Go back

What are the risks or side effects of retinoids?

Dr. Nancy Shannon

Medically reviewed by Dr. Nancy Shannon, MD, PhD on April 19, 2021

Topical retinoids are generally considered safe for both men and women of all skin tones, but they can cause skin peeling, dryness, and irritation. These effects can be worsened by sun exposure or extreme weather (e.g. wind, cold). Individuals who are prone to eczema or sensitive skin should be cautious when using topical retinoids, for those reasons. 

Most people who use topical retinoids should start out using a small across the entire face, perhaps 2-3 times per week (at night before bed), and gradually work up to nightly application if tolerated and not experiencing the side effects listed above. People should use a non-comedogenic moisturizer after applying the topical retinoid. Be sure to wear sunscreen SPF 30+ daily when using a topical retinoid.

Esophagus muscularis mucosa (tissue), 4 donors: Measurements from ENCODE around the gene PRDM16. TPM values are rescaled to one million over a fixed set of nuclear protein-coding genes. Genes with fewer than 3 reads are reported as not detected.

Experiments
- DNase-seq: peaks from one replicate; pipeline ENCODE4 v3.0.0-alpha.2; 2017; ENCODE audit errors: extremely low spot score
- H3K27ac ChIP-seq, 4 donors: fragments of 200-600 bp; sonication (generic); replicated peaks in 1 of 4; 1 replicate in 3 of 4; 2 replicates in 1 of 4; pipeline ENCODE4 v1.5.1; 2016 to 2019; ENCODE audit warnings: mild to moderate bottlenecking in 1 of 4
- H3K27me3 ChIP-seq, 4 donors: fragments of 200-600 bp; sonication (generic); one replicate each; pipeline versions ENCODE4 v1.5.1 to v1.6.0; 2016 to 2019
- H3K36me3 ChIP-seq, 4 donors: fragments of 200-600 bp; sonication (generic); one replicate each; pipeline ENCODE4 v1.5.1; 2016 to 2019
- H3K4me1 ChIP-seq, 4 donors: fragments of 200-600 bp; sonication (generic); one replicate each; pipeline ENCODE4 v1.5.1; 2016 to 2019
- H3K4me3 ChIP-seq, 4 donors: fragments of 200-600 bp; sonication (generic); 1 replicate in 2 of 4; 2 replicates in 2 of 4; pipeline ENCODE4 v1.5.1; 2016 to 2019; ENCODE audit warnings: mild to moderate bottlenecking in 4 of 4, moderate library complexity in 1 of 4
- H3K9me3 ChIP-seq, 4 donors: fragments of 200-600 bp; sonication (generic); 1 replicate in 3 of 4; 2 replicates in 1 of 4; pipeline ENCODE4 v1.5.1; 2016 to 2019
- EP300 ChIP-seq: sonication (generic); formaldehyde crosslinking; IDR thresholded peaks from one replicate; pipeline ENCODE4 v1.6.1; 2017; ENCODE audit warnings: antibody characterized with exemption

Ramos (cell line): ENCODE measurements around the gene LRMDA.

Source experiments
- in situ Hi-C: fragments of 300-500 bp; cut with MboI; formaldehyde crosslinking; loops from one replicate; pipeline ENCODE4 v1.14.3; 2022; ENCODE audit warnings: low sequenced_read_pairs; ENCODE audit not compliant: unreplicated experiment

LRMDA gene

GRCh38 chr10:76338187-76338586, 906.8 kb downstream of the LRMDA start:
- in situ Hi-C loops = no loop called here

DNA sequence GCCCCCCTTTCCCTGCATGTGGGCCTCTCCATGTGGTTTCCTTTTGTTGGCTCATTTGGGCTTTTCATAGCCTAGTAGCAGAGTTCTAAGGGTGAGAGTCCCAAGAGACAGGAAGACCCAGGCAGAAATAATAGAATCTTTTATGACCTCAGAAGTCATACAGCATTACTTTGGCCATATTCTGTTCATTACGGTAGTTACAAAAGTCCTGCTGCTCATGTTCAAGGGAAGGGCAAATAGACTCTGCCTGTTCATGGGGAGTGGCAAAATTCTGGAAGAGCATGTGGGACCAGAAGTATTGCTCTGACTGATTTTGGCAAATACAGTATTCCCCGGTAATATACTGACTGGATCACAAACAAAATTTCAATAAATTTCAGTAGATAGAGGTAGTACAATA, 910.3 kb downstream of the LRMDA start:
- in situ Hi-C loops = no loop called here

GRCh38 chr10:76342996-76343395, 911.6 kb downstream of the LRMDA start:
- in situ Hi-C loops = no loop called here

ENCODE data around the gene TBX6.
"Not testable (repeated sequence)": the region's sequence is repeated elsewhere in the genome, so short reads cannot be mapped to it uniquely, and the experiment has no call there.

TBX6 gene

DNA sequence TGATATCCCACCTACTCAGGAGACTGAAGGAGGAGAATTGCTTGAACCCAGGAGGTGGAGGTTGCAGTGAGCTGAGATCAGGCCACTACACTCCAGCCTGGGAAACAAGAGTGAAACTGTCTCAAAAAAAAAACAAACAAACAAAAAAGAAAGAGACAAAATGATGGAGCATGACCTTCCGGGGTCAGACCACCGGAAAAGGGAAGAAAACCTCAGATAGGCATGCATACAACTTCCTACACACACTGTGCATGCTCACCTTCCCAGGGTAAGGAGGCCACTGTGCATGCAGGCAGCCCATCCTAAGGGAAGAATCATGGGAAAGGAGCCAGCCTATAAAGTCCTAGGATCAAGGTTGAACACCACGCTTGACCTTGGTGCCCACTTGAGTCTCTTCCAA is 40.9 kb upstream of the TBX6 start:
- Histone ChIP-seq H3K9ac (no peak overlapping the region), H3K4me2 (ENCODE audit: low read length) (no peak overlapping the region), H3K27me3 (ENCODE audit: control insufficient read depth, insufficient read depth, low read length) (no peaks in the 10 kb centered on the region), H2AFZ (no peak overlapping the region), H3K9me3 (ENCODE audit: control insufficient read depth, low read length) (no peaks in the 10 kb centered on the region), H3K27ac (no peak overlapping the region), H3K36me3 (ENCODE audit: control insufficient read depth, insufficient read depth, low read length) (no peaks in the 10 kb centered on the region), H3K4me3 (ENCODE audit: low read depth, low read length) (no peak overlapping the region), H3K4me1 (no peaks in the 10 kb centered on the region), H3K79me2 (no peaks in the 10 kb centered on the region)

However, there are a few precautions you should take when using topical retinoids: avoid applying retinoids to lips, eyes, and mucous membranes. Also avoid using the following products or ingredients if using a topical retinoid, unless specifically advised by prescribing clinician, because they can worsen skin irritation:

  • Astrigents
  • OTC retinols
  • Salicyclic acid
  • Abrasives soaps and cleansers
  • Scrubs or exfoliants
  • Sulfur washes
  • Resorcinol
  • Alpha hydroxy acids like glycolic acid
  • Waxing

Some of these ingredients may be recommended by your doctor or dermatologist as part of an overall skin care regimen. When in doubt, if you are using topical retinoids check with your medical provider about the appropriateness of other topicals. 

Topical retinoids should not be used by patients who are pregnant. It is unknown whether topical retinoids are excreted into breastmilk, so caution should be used if considering topical retinoid during breastfeeding.

Back to top